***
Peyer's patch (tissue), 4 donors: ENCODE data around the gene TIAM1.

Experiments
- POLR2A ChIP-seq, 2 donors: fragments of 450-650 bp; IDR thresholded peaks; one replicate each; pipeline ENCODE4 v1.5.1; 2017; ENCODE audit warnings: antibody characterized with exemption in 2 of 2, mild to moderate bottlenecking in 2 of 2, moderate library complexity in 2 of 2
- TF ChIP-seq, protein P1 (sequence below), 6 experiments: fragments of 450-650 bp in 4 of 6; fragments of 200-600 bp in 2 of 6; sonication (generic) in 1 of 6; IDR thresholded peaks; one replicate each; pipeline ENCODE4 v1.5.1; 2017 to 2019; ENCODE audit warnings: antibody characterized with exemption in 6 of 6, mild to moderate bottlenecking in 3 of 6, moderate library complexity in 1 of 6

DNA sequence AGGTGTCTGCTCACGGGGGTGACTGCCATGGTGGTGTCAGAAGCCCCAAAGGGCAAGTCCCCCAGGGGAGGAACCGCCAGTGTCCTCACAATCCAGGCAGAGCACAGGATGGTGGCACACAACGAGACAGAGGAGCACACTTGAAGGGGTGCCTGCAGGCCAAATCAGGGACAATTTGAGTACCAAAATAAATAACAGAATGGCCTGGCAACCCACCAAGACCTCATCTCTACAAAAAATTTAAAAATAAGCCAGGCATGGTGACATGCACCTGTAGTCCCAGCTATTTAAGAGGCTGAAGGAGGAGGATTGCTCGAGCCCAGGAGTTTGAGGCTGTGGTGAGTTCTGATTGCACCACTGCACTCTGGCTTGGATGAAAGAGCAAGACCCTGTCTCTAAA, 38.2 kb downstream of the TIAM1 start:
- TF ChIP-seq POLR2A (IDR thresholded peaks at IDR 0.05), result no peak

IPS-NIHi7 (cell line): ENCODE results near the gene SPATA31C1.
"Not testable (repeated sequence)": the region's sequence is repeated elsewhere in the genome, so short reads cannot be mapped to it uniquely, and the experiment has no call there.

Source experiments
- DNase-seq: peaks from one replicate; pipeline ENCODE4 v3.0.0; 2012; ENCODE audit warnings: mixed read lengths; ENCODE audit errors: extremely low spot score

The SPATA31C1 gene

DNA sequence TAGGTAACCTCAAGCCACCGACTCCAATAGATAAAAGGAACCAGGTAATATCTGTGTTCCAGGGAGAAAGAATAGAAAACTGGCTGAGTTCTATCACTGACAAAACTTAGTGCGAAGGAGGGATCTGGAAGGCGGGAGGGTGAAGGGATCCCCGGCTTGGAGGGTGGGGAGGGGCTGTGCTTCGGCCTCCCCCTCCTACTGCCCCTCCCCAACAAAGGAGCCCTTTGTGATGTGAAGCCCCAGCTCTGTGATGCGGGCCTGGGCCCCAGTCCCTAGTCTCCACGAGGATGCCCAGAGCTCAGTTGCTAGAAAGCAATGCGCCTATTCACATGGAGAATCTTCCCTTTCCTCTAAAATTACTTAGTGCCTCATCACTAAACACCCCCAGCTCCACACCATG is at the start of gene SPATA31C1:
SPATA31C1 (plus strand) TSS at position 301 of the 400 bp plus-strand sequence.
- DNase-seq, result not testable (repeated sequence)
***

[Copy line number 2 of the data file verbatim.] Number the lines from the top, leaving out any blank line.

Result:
Experiments